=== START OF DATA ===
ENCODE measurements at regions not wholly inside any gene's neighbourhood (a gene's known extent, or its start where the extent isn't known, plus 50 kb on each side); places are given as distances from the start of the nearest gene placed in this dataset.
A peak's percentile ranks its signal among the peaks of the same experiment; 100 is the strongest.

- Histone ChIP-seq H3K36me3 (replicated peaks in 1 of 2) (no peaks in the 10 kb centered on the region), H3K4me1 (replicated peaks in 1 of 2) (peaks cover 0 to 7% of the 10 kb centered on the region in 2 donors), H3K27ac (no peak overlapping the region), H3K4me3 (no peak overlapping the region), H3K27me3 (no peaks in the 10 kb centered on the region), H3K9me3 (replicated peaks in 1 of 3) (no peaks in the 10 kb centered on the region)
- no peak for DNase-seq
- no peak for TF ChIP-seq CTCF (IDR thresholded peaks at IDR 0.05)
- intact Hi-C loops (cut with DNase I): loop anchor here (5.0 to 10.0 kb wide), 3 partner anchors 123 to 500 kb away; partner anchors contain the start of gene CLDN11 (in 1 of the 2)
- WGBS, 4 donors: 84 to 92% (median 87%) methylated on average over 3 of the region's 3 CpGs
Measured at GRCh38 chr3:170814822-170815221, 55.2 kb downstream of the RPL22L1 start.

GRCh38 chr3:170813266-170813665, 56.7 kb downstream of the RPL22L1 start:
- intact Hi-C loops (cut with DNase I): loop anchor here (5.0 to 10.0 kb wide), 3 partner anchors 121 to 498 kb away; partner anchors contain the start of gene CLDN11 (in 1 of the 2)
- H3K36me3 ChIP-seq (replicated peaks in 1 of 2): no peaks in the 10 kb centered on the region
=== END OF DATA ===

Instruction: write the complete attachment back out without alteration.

ENCODE measurements at regions not wholly inside any gene's neighbourhood (a gene's known extent, or its start where the extent isn't known, plus 50 kb on each side); places are given as distances from the start of the nearest gene placed in this dataset.
A peak's percentile ranks its signal among the peaks of the same experiment; 100 is the strongest.

- Histone ChIP-seq H3K36me3 (replicated peaks in 1 of 2) (no peaks in the 10 kb centered on the region), H3K4me1 (replicated peaks in 1 of 2) (peaks cover 0 to 7% of the 10 kb centered on the region in 2 donors), H3K27ac (no peak overlapping the region), H3K4me3 (no peak overlapping the region), H3K27me3 (no peaks in the 10 kb centered on the region), H3K9me3 (replicated peaks in 1 of 3) (no peaks in the 10 kb centered on the region)
- no peak for DNase-seq
- no peak for TF ChIP-seq CTCF (IDR thresholded peaks at IDR 0.05)
- intact Hi-C loops (cut with DNase I): loop anchor here (5.0 to 10.0 kb wide), 3 partner anchors 123 to 500 kb away; partner anchors contain the start of gene CLDN11 (in 1 of the 2)
- WGBS, 4 donors: 84 to 92% (median 87%) methylated on average over 3 of the region's 3 CpGs
Measured at GRCh38 chr3:170814822-170815221, 55.2 kb downstream of the RPL22L1 start.

GRCh38 chr3:170813266-170813665, 56.7 kb downstream of the RPL22L1 start:
- intact Hi-C loops (cut with DNase I): loop anchor here (5.0 to 10.0 kb wide), 3 partner anchors 121 to 498 kb away; partner anchors contain the start of gene CLDN11 (in 1 of the 2)
- H3K36me3 ChIP-seq (replicated peaks in 1 of 2): no peaks in the 10 kb centered on the region